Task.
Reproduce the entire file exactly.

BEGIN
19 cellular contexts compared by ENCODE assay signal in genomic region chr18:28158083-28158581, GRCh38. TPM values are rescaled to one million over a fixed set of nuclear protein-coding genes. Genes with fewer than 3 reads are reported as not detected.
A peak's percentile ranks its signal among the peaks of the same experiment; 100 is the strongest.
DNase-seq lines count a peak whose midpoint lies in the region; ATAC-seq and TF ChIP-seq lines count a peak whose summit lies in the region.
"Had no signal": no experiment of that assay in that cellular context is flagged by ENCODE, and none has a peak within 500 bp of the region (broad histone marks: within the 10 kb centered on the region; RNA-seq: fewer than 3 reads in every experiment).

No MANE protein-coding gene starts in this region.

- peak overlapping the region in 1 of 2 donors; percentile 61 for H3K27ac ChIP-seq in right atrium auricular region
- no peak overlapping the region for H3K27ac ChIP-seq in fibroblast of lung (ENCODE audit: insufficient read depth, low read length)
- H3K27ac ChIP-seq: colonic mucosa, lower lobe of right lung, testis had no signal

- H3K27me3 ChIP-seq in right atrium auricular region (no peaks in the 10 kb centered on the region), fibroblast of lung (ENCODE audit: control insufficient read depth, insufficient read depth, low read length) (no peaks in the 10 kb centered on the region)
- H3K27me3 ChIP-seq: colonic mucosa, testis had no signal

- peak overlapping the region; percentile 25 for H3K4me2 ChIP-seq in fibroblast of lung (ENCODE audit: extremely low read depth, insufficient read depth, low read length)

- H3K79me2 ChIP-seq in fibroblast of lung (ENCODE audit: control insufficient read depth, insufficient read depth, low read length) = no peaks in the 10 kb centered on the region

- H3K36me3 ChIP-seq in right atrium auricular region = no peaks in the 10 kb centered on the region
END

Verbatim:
19 cellular contexts compared by ENCODE assay signal in genomic region chr18:28158083-28158581, GRCh38. TPM values are rescaled to one million over a fixed set of nuclear protein-coding genes. Genes with fewer than 3 reads are reported as not detected.
A peak's percentile ranks its signal among the peaks of the same experiment; 100 is the strongest.
DNase-seq lines count a peak whose midpoint lies in the region; ATAC-seq and TF ChIP-seq lines count a peak whose summit lies in the region.
"Had no signal": no experiment of that assay in that cellular context is flagged by ENCODE, and none has a peak within 500 bp of the region (broad histone marks: within the 10 kb centered on the region; RNA-seq: fewer than 3 reads in every experiment).

No MANE protein-coding gene starts in this region.

- peak overlapping the region in 1 of 2 donors; percentile 61 for H3K27ac ChIP-seq in right atrium auricular region
- no peak overlapping the region for H3K27ac ChIP-seq in fibroblast of lung (ENCODE audit: insufficient read depth, low read length)
- H3K27ac ChIP-seq: colonic mucosa, lower lobe of right lung, testis had no signal

- H3K27me3 ChIP-seq in right atrium auricular region (no peaks in the 10 kb centered on the region), fibroblast of lung (ENCODE audit: control insufficient read depth, insufficient read depth, low read length) (no peaks in the 10 kb centered on the region)
- H3K27me3 ChIP-seq: colonic mucosa, testis had no signal

- peak overlapping the region; percentile 25 for H3K4me2 ChIP-seq in fibroblast of lung (ENCODE audit: extremely low read depth, insufficient read depth, low read length)

- H3K79me2 ChIP-seq in fibroblast of lung (ENCODE audit: control insufficient read depth, insufficient read depth, low read length) = no peaks in the 10 kb centered on the region

- H3K36me3 ChIP-seq in right atrium auricular region = no peaks in the 10 kb centered on the region